UMKC SDI 2008
NUCLEAR POWER Winfrey/Dietrich
1. STATUS QUO SOLVES LOAN GUARANTEES EXIST NOWCBO 08
Current energy policy
, especially as established and expanded under the Energy Policy Act of 2005 (EPAct),
provides incentives for building additional
capacity to generate electricity using innovative fossil-fueltechnologies and an advanced generation of
nuclear reactor designs
that are intended to decrease costs andimprove safety.2 Among
the provisions of EPAct that specifically apply to newly built nuclearpower plants are funding for research and development; investment incentives, such asloan guarantees and insurance against regulatory delays; and production incentives,including a tax credit. Since the enactment of EPAct, about a dozen utilities haveannounced their intention to license about 30 nuclear plants.2. PLAN DOESN’T ENSURE PLANTS WILL BE BUILTDaks 07
for up to 80 percent of the cost of a nuclear plant."We believe this
will encourage banks to extend loans for projects
like the Texas generators," saysCrane, who adds that NRG expects to tap its own resources for about 20 percent-or $1.2 billion-of the estimatedcost, with banks and capital markets making up the difference. The 2005 Energy Act also provides tax breaks for operators of new nuclear plants based on the energy they produce, and requires the federal government to indemnifyoperators in the event of an accident.
While such provisions may add up to a sweet deal for newentrants into nuclear power, they don't guarantee that any proposed projects will actuallyget built
. For one thing,
there's plenty of opposition to nuclear power
from organizations likeCommon Cause that question the safety of such plants
there is still no federal repository forfederal waste
3. SHORTAGES IN URANIUM PREVENT SOLVENCYHarding 07
is a very peculiar commodity
. Today, world consumption -- let me state itdifferently --
world production of uranium is about 60 percent of consumption
It doesn't happen inturkey, butter, milk or many other commodities. And the reason for that is that you need to procure uranium quite a long ways in advance, and beginning sort of in the mid- to late 1970s, people had ordered a lot of reactors in the U.S., Western Europe and Russia, secured long- termcontracts -- meaning seven to 10 years for uranium -- at a high price, and they cancelled the plan. So all that secondary supply came into themarket, depressing the price. It was followed by privatization of centrifuge -- of enrichment in the United States. We also bought lots of surplusenriched uranium from Russia. And most recently, we are blending down or diluting surplus weapons uranium into U.S. fuel.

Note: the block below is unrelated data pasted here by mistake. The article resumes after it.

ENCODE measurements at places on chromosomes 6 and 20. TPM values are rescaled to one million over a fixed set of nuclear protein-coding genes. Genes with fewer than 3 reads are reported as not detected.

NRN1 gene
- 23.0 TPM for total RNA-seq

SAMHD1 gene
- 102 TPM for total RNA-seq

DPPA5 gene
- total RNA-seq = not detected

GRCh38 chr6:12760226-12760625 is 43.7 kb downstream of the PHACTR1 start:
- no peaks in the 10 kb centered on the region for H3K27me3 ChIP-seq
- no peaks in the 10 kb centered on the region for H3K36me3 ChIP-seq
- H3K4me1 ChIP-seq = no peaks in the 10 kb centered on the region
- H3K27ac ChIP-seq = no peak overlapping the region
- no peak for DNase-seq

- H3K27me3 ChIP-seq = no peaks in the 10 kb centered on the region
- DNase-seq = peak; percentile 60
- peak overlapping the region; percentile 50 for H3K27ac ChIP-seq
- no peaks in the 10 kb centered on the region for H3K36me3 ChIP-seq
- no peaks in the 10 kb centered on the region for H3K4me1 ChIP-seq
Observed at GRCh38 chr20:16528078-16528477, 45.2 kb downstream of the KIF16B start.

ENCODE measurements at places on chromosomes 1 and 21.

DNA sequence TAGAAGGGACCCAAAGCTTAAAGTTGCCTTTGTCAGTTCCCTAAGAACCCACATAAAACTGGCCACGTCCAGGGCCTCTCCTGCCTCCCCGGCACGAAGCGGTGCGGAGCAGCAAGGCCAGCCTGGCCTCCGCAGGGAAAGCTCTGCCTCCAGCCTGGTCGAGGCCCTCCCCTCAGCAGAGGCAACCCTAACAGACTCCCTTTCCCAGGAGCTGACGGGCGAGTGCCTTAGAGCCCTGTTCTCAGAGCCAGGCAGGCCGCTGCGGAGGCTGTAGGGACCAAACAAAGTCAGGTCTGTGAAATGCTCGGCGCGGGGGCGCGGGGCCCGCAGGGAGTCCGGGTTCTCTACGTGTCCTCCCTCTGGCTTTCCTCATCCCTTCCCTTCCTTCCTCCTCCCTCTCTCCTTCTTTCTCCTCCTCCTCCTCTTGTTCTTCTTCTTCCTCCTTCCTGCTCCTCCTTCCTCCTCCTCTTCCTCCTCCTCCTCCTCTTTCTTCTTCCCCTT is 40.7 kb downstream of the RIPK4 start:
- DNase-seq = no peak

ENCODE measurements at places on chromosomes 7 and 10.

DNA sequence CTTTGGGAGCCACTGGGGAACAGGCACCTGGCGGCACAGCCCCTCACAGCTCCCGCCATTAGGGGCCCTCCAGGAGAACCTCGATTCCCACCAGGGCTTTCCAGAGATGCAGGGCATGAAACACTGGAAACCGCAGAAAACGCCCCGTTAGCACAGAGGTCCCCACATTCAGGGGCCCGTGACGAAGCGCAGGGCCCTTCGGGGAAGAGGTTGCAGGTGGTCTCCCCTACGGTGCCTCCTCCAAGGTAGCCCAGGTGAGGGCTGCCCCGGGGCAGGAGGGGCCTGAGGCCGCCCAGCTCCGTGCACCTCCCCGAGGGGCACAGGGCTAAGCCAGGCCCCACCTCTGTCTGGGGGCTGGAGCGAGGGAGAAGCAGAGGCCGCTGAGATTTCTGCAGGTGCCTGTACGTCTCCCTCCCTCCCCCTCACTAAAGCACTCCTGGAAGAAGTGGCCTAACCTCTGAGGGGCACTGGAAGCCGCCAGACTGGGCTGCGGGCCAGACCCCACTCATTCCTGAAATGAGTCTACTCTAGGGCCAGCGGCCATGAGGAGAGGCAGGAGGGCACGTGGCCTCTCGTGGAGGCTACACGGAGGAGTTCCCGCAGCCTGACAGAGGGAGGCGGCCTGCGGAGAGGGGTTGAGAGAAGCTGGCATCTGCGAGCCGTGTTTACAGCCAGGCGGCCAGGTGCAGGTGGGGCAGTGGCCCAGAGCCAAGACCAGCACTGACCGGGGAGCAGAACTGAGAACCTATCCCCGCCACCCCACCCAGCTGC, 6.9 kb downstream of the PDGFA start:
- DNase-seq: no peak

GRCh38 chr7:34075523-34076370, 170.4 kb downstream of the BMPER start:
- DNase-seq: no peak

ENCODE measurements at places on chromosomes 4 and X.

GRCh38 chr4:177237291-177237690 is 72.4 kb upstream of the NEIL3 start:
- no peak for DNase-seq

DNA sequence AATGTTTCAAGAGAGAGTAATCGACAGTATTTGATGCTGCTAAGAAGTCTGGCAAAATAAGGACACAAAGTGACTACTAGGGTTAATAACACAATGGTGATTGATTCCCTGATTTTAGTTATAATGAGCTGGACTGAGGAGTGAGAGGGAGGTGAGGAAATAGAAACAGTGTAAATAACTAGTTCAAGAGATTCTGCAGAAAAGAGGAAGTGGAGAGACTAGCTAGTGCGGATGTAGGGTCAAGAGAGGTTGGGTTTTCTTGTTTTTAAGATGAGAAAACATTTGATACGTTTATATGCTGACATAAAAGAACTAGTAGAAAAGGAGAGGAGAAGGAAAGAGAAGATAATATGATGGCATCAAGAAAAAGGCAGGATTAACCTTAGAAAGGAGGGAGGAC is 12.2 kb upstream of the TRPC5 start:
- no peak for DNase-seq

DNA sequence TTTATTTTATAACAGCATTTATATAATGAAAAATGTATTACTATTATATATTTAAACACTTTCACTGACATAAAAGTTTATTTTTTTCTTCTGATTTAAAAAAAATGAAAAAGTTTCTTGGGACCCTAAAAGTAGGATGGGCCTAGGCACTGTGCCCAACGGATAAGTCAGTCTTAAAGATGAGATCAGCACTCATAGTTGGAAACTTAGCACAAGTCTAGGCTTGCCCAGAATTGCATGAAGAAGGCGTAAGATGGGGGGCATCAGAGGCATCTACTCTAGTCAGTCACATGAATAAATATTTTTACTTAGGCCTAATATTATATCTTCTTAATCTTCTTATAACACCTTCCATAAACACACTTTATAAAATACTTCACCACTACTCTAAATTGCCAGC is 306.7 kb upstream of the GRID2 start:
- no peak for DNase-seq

we'rerunning the global nuclear industry on a secondary supply that pops pretty quick
. And it'shad the unfortunate impact that existing contracts have fixed prices for uranium; the same is generally true on theenrichment side.
You need to procure the product about four years in advance of burning it.
We're at a price of $135 a pound, pretty much a historical peak.
Utilities for the most part run out of their existing supply by 2012, 2013
They've got to get back into this market. And it's hard to tell what the long- term pricewill be. This is not -- it's not a physical shortage of uranium, it's a shortage of milling capacity and also enrichment capacity. The enrichmentissue was somewhat complicated, because when you go to a higher uranium price, you want to decrease the tails assay at the enrichment plant.